Environmental Protection

Asian elephants are protected by the Endangered Species Act. Photo courtesy Smithsonian Institution.

Circus President, Former Employee Charged in Asian Elephant Purchase

Tina and Jewel, two Asian elephants owned by the circus, are protected by the Endangered Species Act.

John Pugh, Wilbur Davenport, and Cole Brothers Circus Inc., entered plea agreements recently in U.S. District Court in Beaumont, Texas to resolve Endangered Species Act (ESA) violations related to the purchase and sale of two Asian elephants named “Tina” and “Jewel.”

Pugh and Cole Brothers Circus Inc. were charged with unlawfully selling the two Asian elephants to Davenport, who was charged for unlawfully receiving the Asian elephants. Pugh is the owner and president of Cole Brothers and Davenport a former employee. Cole Brothers is a circus that performs in locations across the Eastern United States. Pugh was approached by Davenport in 2005 about the purchase of Tina and Jewel, who were owned by the circus.

Asian Elephants are listed as an endangered species under ESA. It is unlawful to purchase or sell an endangered species in interstate commerce without a permit. In limited circumstances, permits are issued when applicants demonstrate the sale or transfer of the endangered species will further scientific research or enhance the propagation and survival of the species. None of the parties possessed nor had they obtained any permit that would have authorized such a sale of Tina and Jewel.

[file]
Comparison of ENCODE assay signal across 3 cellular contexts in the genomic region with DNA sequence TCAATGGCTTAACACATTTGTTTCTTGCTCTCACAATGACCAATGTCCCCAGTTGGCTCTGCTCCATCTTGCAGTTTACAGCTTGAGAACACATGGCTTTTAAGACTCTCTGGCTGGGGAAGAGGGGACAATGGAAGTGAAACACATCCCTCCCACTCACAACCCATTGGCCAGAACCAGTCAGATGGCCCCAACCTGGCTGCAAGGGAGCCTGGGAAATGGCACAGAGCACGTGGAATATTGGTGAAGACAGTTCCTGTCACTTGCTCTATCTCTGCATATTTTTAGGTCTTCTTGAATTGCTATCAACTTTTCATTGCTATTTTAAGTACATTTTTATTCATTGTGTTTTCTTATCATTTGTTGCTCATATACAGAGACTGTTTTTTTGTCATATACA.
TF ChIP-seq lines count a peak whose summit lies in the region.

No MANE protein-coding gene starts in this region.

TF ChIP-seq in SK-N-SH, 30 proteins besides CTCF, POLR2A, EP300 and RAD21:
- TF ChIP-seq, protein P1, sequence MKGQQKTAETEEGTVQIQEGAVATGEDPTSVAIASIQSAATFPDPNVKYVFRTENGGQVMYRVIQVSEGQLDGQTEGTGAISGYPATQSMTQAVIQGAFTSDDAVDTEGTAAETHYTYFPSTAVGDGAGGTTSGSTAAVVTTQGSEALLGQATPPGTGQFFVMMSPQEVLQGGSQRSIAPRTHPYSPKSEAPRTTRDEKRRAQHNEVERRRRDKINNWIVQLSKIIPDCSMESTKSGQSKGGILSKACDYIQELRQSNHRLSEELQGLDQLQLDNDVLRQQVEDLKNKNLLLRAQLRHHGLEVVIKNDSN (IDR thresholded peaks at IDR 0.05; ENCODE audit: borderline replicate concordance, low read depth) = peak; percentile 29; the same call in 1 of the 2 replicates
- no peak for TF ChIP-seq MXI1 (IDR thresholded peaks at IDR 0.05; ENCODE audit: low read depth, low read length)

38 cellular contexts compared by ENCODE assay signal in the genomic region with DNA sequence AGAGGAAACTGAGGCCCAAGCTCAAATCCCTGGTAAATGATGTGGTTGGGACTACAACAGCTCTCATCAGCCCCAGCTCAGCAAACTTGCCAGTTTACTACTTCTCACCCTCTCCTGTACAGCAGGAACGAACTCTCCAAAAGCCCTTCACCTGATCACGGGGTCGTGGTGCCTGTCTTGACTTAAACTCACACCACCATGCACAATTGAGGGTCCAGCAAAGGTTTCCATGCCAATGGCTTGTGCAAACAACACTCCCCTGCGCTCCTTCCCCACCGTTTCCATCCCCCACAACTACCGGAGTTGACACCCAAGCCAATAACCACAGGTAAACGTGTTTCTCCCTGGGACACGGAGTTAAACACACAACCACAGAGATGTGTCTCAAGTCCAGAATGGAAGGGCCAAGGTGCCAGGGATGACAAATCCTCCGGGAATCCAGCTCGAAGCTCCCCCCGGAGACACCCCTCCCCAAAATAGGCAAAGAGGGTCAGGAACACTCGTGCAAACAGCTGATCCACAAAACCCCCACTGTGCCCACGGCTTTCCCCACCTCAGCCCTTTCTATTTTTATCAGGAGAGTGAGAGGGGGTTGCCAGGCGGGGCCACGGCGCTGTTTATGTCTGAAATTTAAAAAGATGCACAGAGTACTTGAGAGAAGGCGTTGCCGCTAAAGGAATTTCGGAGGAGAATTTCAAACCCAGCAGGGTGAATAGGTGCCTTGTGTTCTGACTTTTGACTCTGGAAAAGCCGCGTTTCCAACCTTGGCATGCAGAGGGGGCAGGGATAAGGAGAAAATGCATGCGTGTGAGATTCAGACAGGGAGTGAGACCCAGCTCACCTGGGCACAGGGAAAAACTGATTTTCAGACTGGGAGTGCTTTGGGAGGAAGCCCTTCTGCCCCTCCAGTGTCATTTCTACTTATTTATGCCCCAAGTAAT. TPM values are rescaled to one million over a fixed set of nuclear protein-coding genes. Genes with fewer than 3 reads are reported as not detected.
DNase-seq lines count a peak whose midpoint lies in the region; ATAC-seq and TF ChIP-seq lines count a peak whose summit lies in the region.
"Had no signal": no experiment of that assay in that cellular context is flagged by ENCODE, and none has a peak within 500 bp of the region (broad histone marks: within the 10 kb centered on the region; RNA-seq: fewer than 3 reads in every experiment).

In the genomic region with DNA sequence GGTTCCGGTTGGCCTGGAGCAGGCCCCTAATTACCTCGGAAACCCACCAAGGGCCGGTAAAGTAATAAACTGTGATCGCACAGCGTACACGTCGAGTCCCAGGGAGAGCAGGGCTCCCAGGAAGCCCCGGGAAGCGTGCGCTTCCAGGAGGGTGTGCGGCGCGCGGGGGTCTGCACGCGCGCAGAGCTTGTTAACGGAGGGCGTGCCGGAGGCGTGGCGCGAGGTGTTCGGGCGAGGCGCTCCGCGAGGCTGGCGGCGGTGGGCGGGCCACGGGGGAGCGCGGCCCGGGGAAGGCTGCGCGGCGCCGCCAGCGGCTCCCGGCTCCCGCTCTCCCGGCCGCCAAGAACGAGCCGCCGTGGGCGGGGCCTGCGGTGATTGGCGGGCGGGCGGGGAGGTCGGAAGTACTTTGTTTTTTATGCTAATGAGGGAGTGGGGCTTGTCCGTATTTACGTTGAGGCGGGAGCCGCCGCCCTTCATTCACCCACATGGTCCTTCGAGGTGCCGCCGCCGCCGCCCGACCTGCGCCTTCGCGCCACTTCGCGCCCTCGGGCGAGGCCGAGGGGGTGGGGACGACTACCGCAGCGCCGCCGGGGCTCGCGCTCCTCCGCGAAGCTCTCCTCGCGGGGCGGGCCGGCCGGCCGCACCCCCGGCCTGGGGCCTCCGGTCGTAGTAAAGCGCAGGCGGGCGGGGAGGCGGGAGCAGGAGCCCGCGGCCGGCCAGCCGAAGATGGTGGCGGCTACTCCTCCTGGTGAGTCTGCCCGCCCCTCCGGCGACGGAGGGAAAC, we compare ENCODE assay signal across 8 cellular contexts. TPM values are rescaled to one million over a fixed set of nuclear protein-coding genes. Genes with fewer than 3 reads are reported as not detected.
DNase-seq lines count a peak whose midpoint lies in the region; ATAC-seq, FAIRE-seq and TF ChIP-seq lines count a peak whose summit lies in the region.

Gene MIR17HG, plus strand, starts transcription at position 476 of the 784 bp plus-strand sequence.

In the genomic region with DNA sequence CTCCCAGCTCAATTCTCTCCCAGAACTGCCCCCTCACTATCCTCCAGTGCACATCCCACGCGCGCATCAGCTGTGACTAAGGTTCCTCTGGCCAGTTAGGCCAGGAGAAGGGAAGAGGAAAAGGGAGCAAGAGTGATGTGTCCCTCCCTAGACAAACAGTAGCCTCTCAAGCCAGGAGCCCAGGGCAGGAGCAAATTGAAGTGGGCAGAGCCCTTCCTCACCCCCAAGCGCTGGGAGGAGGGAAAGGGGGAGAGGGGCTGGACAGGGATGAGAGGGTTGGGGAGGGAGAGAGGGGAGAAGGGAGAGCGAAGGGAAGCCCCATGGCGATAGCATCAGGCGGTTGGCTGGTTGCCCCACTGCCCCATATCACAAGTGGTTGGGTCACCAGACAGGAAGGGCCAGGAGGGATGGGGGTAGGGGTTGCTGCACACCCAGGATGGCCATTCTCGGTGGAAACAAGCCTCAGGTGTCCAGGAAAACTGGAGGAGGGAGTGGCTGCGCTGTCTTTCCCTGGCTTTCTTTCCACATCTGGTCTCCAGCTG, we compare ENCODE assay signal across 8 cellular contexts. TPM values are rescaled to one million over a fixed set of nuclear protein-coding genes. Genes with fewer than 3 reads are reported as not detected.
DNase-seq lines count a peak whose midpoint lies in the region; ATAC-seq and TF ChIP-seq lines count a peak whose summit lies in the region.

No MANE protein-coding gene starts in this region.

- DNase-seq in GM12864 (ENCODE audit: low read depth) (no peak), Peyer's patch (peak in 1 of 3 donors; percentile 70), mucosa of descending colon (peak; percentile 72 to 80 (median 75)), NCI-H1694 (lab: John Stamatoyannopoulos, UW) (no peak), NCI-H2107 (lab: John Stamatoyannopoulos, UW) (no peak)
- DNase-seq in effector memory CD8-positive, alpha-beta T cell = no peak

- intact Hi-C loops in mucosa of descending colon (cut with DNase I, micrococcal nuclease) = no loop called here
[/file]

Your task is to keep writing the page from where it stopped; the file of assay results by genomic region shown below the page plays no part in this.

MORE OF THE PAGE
The defendants executed a five year, lease-to-purchase agreement, with the final purchase price of both elephants being $150,000. Davenport performed with the elephants for the circus through the summer and fall of 2006 to pay off the balance owed for Tina and Jewel, and thereafter transported the elephants to his home in Leggett, Texas. Davenport intended to incorporate the two elephants into his own business, which included, among other things, offering the elephants for personal demonstrations, private parties, and events, and elephant rides.

In accordance with the terms of the plea agreement, Pugh and Davenport were sentenced to three years of probation, a special condition of probation being that each must perform 100 hours of community service every year of their probationary term. Pugh was also sentenced to pay a $4,000 fine as well as make a $1,200 community service payment to an organization or organizations working for the conservation or rehabilitation of Asian elephants. Davenport was sentenced to pay a $5,200 fine. According to its plea agreement, Cole Brothers Circus was sentenced to four years of probation and a $150,000 fine.

As stated in the plea agreement, in August 2009, the U.S. Department of Agriculture confiscated Jewel from Davenport pursuant to its authority under the Animal Welfare Act. Davenport then abandoned Tina to U.S. Fish and Wildlife Service, allowing USDA to transport the two elephants together to the San Diego Zoo.

This case was investigated by the USFWS. Trial Attorney Jessie Alloway and Senior Trial Attorney Elinor Colbourn of the U.S. Department of Justice’s Environmental Crimes Section, Environment and Natural Resources Division, and Assistant U.S. Attorney Joe Batte of the Eastern District of Texas prosecuted the case.

Source: Department of Justice

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